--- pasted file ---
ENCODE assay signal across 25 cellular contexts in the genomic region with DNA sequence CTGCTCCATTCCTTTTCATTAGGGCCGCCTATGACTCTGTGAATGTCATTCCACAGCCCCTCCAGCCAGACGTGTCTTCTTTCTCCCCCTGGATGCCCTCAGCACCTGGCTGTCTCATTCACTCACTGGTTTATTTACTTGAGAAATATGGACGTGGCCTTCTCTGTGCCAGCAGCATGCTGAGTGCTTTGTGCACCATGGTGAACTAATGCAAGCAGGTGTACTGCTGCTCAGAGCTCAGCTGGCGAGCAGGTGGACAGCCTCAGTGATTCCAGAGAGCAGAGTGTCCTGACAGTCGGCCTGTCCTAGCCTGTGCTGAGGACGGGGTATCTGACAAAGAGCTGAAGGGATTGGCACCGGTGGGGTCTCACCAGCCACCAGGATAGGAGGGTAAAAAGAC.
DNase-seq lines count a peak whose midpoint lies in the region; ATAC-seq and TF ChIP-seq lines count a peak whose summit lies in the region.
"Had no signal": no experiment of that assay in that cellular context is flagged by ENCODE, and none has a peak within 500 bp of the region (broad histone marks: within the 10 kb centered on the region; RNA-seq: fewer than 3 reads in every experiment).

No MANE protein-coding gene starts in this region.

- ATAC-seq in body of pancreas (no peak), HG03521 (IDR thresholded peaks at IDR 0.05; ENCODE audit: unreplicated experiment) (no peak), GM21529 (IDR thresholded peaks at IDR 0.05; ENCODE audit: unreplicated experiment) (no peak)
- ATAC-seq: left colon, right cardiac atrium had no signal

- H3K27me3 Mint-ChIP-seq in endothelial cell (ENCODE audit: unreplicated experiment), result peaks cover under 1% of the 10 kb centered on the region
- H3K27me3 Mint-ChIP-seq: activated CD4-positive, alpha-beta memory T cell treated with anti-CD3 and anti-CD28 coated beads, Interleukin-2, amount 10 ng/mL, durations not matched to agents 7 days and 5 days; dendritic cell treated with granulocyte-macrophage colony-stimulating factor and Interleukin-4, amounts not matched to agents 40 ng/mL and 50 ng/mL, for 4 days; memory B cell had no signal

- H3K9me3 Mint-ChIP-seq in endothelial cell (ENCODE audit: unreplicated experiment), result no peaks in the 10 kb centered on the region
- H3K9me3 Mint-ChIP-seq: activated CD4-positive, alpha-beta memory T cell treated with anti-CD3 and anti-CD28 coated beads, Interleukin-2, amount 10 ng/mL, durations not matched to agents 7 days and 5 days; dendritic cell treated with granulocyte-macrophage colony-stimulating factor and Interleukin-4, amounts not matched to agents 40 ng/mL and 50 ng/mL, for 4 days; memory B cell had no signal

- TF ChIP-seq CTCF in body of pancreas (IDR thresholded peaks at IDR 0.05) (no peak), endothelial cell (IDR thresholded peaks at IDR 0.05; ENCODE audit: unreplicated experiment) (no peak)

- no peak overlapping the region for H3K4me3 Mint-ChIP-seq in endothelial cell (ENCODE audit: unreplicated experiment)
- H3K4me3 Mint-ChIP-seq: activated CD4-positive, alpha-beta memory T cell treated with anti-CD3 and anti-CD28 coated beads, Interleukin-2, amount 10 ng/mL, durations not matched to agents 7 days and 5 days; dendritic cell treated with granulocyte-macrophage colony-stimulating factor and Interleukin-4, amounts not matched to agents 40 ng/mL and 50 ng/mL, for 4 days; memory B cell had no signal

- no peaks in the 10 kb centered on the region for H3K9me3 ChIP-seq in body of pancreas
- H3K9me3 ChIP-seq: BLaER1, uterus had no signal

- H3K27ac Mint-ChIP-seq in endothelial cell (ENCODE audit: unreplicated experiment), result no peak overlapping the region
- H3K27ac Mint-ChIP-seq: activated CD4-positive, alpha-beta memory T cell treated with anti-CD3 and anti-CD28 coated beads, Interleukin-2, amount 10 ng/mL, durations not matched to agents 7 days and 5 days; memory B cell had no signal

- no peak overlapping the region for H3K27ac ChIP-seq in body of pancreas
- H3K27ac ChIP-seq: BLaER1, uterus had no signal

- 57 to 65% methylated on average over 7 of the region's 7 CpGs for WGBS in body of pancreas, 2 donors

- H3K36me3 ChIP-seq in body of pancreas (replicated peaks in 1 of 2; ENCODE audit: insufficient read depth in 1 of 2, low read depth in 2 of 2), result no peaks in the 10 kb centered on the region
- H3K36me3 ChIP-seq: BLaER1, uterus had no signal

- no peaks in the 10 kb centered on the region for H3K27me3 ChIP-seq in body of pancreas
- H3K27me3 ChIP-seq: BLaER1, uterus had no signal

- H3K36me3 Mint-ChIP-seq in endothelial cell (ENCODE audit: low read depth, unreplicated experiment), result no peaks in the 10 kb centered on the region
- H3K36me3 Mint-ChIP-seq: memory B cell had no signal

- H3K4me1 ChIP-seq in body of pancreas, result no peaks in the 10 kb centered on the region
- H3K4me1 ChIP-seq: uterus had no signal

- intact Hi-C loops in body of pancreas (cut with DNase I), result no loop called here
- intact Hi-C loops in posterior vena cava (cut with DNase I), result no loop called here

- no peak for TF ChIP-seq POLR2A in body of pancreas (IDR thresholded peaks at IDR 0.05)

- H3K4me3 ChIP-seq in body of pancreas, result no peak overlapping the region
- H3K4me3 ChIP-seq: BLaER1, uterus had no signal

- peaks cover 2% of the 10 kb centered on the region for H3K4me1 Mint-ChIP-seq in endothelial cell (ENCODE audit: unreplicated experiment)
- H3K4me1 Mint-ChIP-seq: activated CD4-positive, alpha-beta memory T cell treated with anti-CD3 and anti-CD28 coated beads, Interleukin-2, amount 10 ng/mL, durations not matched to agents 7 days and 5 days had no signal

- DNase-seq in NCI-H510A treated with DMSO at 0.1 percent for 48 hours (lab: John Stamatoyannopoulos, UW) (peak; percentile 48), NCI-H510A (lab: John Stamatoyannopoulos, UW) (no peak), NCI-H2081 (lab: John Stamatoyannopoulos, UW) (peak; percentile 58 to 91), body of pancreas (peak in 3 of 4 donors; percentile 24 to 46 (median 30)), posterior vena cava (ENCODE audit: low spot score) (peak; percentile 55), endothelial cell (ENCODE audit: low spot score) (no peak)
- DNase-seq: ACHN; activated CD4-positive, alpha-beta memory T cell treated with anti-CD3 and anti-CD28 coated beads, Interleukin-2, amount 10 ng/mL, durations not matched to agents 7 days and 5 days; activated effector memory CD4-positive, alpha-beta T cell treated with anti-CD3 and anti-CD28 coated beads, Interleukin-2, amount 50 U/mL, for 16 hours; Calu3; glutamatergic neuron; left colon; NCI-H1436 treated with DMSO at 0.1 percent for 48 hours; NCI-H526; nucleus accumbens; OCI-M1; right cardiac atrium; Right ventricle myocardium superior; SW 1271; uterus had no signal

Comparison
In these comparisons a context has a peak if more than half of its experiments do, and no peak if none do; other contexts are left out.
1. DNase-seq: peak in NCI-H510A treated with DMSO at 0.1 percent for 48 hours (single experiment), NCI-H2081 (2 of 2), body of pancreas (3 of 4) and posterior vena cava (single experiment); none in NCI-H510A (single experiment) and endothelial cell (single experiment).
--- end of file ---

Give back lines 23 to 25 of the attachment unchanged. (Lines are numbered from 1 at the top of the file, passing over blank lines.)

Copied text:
- no peaks in the 10 kb centered on the region for H3K27me3 ChIP-seq in body of pancreas
- H3K27me3 ChIP-seq: BLaER1, uterus had no signal

- H3K36me3 Mint-ChIP-seq in endothelial cell (ENCODE audit: low read depth, unreplicated experiment), result no peaks in the 10 kb centered on the region